Spokane Journal of Business

Axia Home Loans grows here

Mortgage lender expects ongoing refinancing work, rise in home purchases

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-—Staff photo by Treva Lind
Lending veteran Don Walker is leading the Inland Northwest operations of Bellevue, Wash.�-based Axia Home Loans.

Bellevue, Wash.-based Axia Financial LLC, which does business as Axia Home Loans, has grown its Inland Northwest operations since May, both in employee numbers and offices to meet demand for mortgage lending and refinancing services.

This past summer, Axia Home Loans went from having a small office in Liberty Lake to opening offices in Spokane Valley and Coeur d'Alene, says Don Walker, a branch manager who oversees Axia operations in Eastern Washington and North Idaho.

Walker is based at the Valley office, which is located in 3,000 square feet of leased space on the second floor of a two-story building at 11917 E. Broadway. He says Axia has a small office in Coeur d'Alene, located at 2065 W. Riverstone, which opened in August.

Simultaneously, employment at Axia's operations here jumped from one person in Liberty Lake to a total of 16 people, Walker says. Twelve people work in the Valley, three in Coeur d'Alene, and one in Liberty Lake. A majority of the workers are loan originators, also known in the industry as loan officers, and the rest are in support staff roles.

"We'll add one or two loan originators here in the Valley and two more in Coeur d'Alene in 2013," Walker says. "We'll probably be looking to open two more offices, one in North Idaho and one in Central Washington that will be in Moses Lake or the Tri-Cities."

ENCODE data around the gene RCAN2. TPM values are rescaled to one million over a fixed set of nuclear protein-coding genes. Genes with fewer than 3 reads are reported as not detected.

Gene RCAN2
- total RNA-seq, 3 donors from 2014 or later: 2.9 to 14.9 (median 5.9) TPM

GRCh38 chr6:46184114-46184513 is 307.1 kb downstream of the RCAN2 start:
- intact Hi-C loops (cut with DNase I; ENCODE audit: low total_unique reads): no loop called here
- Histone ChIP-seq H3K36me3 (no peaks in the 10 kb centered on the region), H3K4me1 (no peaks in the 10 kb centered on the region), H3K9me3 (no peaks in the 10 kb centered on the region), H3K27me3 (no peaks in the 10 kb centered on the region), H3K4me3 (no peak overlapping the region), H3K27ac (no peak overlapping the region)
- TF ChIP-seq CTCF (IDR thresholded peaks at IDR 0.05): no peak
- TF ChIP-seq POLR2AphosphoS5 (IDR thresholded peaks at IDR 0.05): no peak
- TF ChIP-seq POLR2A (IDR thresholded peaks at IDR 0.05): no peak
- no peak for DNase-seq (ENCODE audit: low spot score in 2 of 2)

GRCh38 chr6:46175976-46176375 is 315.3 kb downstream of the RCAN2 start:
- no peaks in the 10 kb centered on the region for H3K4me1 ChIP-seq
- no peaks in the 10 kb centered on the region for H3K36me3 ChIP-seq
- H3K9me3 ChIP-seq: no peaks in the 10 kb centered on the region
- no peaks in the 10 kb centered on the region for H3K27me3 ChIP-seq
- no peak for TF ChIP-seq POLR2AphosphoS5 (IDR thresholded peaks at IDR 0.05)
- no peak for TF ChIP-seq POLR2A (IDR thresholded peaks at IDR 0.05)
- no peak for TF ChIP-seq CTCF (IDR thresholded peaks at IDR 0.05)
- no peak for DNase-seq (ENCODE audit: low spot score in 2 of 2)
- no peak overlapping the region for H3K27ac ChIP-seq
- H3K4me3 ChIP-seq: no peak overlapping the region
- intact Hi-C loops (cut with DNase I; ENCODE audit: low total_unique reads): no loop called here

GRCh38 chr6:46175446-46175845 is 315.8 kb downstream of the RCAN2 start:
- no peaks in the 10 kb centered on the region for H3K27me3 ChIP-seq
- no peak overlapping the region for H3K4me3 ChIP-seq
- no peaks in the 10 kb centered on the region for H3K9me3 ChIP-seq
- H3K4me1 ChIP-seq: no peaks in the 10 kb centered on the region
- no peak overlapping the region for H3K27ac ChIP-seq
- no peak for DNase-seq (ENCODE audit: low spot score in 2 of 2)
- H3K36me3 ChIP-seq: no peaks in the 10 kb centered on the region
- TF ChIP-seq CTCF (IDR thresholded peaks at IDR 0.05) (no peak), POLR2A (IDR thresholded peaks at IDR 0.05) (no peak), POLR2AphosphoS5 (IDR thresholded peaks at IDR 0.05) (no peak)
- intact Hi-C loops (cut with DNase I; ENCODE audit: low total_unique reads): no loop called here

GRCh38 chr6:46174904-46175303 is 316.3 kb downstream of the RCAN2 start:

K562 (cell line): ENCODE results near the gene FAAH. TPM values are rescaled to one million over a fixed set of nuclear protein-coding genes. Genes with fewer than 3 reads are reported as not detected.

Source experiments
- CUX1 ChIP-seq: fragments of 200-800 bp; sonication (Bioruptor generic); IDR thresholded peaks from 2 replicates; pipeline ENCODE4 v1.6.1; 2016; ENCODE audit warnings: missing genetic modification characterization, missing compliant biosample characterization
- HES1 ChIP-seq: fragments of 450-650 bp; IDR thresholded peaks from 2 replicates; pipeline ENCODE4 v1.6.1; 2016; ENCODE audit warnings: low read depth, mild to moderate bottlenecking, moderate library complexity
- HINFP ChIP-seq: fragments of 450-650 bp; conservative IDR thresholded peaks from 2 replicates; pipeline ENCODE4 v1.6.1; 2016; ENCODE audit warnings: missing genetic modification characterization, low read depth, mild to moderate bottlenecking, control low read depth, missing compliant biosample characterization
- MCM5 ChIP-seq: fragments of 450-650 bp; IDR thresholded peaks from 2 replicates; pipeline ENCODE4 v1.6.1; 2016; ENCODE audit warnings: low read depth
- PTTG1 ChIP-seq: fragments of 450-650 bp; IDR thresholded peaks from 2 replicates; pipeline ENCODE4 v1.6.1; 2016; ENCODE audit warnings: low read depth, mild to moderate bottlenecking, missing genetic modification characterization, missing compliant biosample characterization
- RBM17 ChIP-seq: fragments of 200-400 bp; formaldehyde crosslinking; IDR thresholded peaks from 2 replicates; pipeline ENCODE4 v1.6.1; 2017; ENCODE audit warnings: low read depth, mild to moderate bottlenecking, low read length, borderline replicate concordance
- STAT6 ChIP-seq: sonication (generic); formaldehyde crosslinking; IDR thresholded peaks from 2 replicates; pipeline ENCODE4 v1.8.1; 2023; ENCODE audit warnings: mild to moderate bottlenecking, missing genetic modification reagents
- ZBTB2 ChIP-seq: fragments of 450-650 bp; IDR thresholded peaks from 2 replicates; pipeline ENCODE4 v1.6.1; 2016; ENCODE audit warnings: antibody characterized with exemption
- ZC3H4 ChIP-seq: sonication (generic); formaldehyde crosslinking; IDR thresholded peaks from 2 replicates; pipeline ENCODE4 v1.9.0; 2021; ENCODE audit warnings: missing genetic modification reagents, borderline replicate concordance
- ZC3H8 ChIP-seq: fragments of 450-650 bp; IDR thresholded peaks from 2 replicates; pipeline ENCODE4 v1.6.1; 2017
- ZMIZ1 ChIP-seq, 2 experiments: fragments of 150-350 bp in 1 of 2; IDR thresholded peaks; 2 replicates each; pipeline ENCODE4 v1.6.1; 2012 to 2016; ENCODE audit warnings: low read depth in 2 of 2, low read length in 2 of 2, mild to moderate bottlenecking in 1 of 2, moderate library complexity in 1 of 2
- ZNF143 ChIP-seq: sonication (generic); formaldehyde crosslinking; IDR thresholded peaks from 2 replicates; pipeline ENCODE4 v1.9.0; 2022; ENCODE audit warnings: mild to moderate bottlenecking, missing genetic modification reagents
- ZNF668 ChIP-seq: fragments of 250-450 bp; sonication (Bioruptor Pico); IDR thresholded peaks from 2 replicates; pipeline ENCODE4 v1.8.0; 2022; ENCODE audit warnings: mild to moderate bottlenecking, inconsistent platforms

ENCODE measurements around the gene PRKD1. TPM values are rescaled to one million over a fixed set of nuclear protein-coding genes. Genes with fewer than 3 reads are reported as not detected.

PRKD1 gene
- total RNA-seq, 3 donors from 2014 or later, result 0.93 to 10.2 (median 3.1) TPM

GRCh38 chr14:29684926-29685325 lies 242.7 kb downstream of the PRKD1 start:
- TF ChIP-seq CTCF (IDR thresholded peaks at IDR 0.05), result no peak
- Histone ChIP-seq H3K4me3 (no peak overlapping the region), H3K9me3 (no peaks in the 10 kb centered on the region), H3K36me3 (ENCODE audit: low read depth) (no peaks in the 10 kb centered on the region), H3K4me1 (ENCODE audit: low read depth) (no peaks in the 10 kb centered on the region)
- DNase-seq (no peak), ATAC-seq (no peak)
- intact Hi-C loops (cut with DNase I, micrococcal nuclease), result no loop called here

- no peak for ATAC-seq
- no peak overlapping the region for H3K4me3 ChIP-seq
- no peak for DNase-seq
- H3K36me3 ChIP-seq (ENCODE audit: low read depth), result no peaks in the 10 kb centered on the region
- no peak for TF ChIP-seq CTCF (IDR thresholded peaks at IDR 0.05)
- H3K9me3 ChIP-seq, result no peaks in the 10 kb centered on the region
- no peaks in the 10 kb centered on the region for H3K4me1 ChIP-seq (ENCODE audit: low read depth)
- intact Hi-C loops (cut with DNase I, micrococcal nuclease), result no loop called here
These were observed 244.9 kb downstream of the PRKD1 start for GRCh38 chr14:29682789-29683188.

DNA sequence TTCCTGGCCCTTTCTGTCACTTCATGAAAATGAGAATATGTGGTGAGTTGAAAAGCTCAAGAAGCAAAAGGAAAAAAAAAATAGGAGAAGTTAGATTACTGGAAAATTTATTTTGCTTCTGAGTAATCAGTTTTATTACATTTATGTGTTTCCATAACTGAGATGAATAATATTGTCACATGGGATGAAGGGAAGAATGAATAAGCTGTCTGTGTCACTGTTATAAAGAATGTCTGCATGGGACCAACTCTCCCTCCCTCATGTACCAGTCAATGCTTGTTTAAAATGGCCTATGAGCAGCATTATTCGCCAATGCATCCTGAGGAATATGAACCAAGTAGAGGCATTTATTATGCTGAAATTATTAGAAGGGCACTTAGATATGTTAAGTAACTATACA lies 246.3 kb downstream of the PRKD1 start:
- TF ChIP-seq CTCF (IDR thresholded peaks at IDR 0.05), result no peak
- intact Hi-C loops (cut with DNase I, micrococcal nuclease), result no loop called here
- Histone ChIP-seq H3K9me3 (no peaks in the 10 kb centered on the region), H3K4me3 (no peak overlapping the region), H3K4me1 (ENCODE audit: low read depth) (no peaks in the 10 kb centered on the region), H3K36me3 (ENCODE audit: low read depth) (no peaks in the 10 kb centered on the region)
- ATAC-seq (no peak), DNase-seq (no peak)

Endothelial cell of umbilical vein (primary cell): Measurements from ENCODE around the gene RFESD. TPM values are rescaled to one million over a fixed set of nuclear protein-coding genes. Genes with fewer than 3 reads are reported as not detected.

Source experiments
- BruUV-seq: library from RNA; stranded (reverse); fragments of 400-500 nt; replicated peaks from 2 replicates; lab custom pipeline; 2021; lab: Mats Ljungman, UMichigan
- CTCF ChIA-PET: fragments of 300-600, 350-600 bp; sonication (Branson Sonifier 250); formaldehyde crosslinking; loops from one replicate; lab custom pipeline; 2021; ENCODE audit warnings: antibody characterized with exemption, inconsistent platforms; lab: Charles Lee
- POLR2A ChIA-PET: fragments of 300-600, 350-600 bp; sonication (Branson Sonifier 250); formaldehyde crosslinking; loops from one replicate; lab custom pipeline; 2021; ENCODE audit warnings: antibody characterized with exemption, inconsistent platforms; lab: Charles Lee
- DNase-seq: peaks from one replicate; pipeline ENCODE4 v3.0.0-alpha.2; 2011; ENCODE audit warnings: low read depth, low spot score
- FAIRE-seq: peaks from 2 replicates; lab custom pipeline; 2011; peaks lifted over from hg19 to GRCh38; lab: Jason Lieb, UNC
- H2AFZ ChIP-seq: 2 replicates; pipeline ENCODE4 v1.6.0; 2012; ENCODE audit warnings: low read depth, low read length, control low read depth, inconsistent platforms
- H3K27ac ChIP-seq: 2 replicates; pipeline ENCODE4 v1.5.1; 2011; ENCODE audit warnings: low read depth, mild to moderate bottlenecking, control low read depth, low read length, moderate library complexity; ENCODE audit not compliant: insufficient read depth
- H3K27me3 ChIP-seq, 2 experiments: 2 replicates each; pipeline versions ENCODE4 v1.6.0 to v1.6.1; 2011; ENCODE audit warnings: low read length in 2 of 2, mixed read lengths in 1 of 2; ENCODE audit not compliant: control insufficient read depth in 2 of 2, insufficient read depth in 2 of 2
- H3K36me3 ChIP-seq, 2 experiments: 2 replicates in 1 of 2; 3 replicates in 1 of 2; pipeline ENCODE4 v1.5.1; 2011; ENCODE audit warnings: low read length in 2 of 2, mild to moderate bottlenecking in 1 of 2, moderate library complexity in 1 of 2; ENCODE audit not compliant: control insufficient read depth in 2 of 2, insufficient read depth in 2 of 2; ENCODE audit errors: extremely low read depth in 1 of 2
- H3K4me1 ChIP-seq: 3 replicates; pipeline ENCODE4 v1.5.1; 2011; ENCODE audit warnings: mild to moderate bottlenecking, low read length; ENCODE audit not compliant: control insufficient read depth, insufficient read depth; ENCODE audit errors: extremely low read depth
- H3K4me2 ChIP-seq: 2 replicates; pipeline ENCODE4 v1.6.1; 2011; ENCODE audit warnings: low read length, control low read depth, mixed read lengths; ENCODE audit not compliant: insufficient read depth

Walker says one of the reasons for Axia's recent growth here is a high volume of refinancing work that is expected to continue during 2013 while home loan interest rates remain historically low. It also expects to see growth here in originating mortgage loans for home purchases as the housing industry rebounds.

"On the purchase side, Spokane is in a really wonderful position," Walker says. "We have the best rates ever, and our home pricing is still very good. We've had five or six years of renters who normally would have moved into buying homes but haven't yet, so the demand is there."

He adds, "There's still tremendous opportunity with refinancing. Statistics show that of all the people who qualify to refinance, or have a rate that they should refinance, about two-thirds of them haven't yet."

Mortgage buyer Freddie Mac reported Feb. 14 that the rate on 30-year fixed mortgages averaged 3.53 percent for a second week, not substantially higher than last November's record 3.31 percent.

Axia is a mortgage banker that operates more than 25 branches in nine Western states. Walker says the company as a whole has grown from 90 to 240 workers, mostly within the past year. At the corporate level, he says, Axia is poised to close more than $1 billion worth of loans this year.

Being a mortgage banker means that Axia originates, processes, funds, and closes mortgage loans in its name, Walker says. While Axia sells the loans it originates on the secondary market, which is common in the industry, the company continues to service about a third of those loans, he adds.

Walker says what Axia provides as far as product, processing, and pricing compares similarly to the services offered by banks or credit unions, because all businesses in the lending industry today must follow the same criteria and offer the same type of loans.

Any difference only would be in the delivery of service, he contends. He says industry changes just over a year ago made it easier for customers to compare pricing, with a quote comparison sheet that has comparable line-item data to check against a competitor's quote.

"Everyone has the same product," he adds. "There are no subprime loans anymore."

He says there are only conventional loans using Freddie Mac and Fannie Mae guidelines, and Federal Housing Administration and VA loans using their respective guidelines.

"Generally, everyone's competitive with prices, or you don't get the mortgage business," he says. "People are generally selecting based on service, who responds to their inquiries and can effectively get their loans done in a relatively short time."